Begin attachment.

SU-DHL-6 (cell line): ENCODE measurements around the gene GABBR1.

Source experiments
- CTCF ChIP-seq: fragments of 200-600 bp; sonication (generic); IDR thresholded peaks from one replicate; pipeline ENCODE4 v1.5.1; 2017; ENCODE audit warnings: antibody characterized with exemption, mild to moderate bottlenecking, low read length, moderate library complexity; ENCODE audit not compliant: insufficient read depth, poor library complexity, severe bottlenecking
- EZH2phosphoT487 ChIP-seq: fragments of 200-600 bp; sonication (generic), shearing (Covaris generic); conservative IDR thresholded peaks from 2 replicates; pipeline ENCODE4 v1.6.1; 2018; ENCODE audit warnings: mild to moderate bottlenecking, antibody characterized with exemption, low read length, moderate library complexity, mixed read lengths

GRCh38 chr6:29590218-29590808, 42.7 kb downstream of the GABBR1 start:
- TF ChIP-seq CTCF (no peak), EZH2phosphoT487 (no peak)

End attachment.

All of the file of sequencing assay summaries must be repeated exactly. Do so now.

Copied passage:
SU-DHL-6 (cell line): ENCODE measurements around the gene GABBR1.

Source experiments
- CTCF ChIP-seq: fragments of 200-600 bp; sonication (generic); IDR thresholded peaks from one replicate; pipeline ENCODE4 v1.5.1; 2017; ENCODE audit warnings: antibody characterized with exemption, mild to moderate bottlenecking, low read length, moderate library complexity; ENCODE audit not compliant: insufficient read depth, poor library complexity, severe bottlenecking
- EZH2phosphoT487 ChIP-seq: fragments of 200-600 bp; sonication (generic), shearing (Covaris generic); conservative IDR thresholded peaks from 2 replicates; pipeline ENCODE4 v1.6.1; 2018; ENCODE audit warnings: mild to moderate bottlenecking, antibody characterized with exemption, low read length, moderate library complexity, mixed read lengths

GRCh38 chr6:29590218-29590808, 42.7 kb downstream of the GABBR1 start:
- TF ChIP-seq CTCF (no peak), EZH2phosphoT487 (no peak)